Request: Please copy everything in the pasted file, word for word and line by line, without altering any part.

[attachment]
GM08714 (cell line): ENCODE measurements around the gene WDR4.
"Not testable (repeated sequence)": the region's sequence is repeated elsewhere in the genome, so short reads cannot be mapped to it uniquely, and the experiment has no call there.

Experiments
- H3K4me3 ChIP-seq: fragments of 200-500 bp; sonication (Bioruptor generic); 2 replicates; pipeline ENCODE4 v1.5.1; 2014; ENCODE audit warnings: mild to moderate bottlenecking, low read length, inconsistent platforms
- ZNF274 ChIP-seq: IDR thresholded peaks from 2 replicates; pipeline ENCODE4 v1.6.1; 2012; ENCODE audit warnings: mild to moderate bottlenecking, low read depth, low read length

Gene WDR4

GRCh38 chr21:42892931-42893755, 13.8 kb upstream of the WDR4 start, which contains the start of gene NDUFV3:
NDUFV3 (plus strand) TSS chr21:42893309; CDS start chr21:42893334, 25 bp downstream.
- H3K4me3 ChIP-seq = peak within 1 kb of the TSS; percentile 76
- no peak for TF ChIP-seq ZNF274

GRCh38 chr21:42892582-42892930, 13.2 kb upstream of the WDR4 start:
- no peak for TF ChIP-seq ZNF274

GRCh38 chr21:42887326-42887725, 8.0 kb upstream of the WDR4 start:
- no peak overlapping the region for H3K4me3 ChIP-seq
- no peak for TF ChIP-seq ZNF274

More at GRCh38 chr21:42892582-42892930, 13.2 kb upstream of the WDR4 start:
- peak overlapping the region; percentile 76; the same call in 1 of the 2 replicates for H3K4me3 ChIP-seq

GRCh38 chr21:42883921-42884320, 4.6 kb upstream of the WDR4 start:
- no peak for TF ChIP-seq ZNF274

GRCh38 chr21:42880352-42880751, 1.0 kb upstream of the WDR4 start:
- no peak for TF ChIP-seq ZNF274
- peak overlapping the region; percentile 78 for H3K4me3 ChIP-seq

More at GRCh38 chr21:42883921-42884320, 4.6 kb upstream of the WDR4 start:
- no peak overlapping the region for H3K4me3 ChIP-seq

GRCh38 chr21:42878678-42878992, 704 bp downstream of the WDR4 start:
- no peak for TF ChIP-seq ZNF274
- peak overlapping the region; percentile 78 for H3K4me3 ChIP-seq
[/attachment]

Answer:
GM08714 (cell line): ENCODE measurements around the gene WDR4.
"Not testable (repeated sequence)": the region's sequence is repeated elsewhere in the genome, so short reads cannot be mapped to it uniquely, and the experiment has no call there.

Experiments
- H3K4me3 ChIP-seq: fragments of 200-500 bp; sonication (Bioruptor generic); 2 replicates; pipeline ENCODE4 v1.5.1; 2014; ENCODE audit warnings: mild to moderate bottlenecking, low read length, inconsistent platforms
- ZNF274 ChIP-seq: IDR thresholded peaks from 2 replicates; pipeline ENCODE4 v1.6.1; 2012; ENCODE audit warnings: mild to moderate bottlenecking, low read depth, low read length

Gene WDR4

GRCh38 chr21:42892931-42893755, 13.8 kb upstream of the WDR4 start, which contains the start of gene NDUFV3:
NDUFV3 (plus strand) TSS chr21:42893309; CDS start chr21:42893334, 25 bp downstream.
- H3K4me3 ChIP-seq = peak within 1 kb of the TSS; percentile 76
- no peak for TF ChIP-seq ZNF274

GRCh38 chr21:42892582-42892930, 13.2 kb upstream of the WDR4 start:
- no peak for TF ChIP-seq ZNF274

GRCh38 chr21:42887326-42887725, 8.0 kb upstream of the WDR4 start:
- no peak overlapping the region for H3K4me3 ChIP-seq
- no peak for TF ChIP-seq ZNF274

More at GRCh38 chr21:42892582-42892930, 13.2 kb upstream of the WDR4 start:
- peak overlapping the region; percentile 76; the same call in 1 of the 2 replicates for H3K4me3 ChIP-seq

GRCh38 chr21:42883921-42884320, 4.6 kb upstream of the WDR4 start:
- no peak for TF ChIP-seq ZNF274

GRCh38 chr21:42880352-42880751, 1.0 kb upstream of the WDR4 start:
- no peak for TF ChIP-seq ZNF274
- peak overlapping the region; percentile 78 for H3K4me3 ChIP-seq

More at GRCh38 chr21:42883921-42884320, 4.6 kb upstream of the WDR4 start:
- no peak overlapping the region for H3K4me3 ChIP-seq

GRCh38 chr21:42878678-42878992, 704 bp downstream of the WDR4 start:
- no peak for TF ChIP-seq ZNF274
- peak overlapping the region; percentile 78 for H3K4me3 ChIP-seq